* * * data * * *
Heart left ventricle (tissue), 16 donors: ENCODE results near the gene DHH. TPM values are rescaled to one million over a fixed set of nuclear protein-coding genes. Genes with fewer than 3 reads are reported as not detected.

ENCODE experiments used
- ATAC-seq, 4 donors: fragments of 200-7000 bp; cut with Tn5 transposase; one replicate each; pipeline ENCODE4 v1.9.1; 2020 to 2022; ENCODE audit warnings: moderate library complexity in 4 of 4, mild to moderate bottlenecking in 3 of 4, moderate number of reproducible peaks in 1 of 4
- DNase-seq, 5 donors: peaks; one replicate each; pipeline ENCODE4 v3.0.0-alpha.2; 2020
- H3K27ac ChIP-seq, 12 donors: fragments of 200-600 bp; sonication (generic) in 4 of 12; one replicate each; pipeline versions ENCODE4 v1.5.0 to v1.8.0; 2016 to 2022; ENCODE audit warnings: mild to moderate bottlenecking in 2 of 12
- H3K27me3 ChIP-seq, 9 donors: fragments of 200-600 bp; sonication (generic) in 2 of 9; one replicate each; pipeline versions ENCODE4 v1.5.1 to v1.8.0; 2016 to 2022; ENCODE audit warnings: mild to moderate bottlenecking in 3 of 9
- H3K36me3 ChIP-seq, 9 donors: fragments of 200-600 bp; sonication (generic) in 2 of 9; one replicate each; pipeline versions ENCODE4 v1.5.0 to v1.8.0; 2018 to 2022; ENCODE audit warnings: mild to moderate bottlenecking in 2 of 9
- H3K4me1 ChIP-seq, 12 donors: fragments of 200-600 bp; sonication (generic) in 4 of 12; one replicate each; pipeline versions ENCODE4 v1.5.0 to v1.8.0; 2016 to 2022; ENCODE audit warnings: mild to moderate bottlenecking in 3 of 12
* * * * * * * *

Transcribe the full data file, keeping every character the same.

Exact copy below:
Heart left ventricle (tissue), 16 donors: ENCODE results near the gene DHH. TPM values are rescaled to one million over a fixed set of nuclear protein-coding genes. Genes with fewer than 3 reads are reported as not detected.

ENCODE experiments used
- ATAC-seq, 4 donors: fragments of 200-7000 bp; cut with Tn5 transposase; one replicate each; pipeline ENCODE4 v1.9.1; 2020 to 2022; ENCODE audit warnings: moderate library complexity in 4 of 4, mild to moderate bottlenecking in 3 of 4, moderate number of reproducible peaks in 1 of 4
- DNase-seq, 5 donors: peaks; one replicate each; pipeline ENCODE4 v3.0.0-alpha.2; 2020
- H3K27ac ChIP-seq, 12 donors: fragments of 200-600 bp; sonication (generic) in 4 of 12; one replicate each; pipeline versions ENCODE4 v1.5.0 to v1.8.0; 2016 to 2022; ENCODE audit warnings: mild to moderate bottlenecking in 2 of 12
- H3K27me3 ChIP-seq, 9 donors: fragments of 200-600 bp; sonication (generic) in 2 of 9; one replicate each; pipeline versions ENCODE4 v1.5.1 to v1.8.0; 2016 to 2022; ENCODE audit warnings: mild to moderate bottlenecking in 3 of 9
- H3K36me3 ChIP-seq, 9 donors: fragments of 200-600 bp; sonication (generic) in 2 of 9; one replicate each; pipeline versions ENCODE4 v1.5.0 to v1.8.0; 2018 to 2022; ENCODE audit warnings: mild to moderate bottlenecking in 2 of 9
- H3K4me1 ChIP-seq, 12 donors: fragments of 200-600 bp; sonication (generic) in 4 of 12; one replicate each; pipeline versions ENCODE4 v1.5.0 to v1.8.0; 2016 to 2022; ENCODE audit warnings: mild to moderate bottlenecking in 3 of 12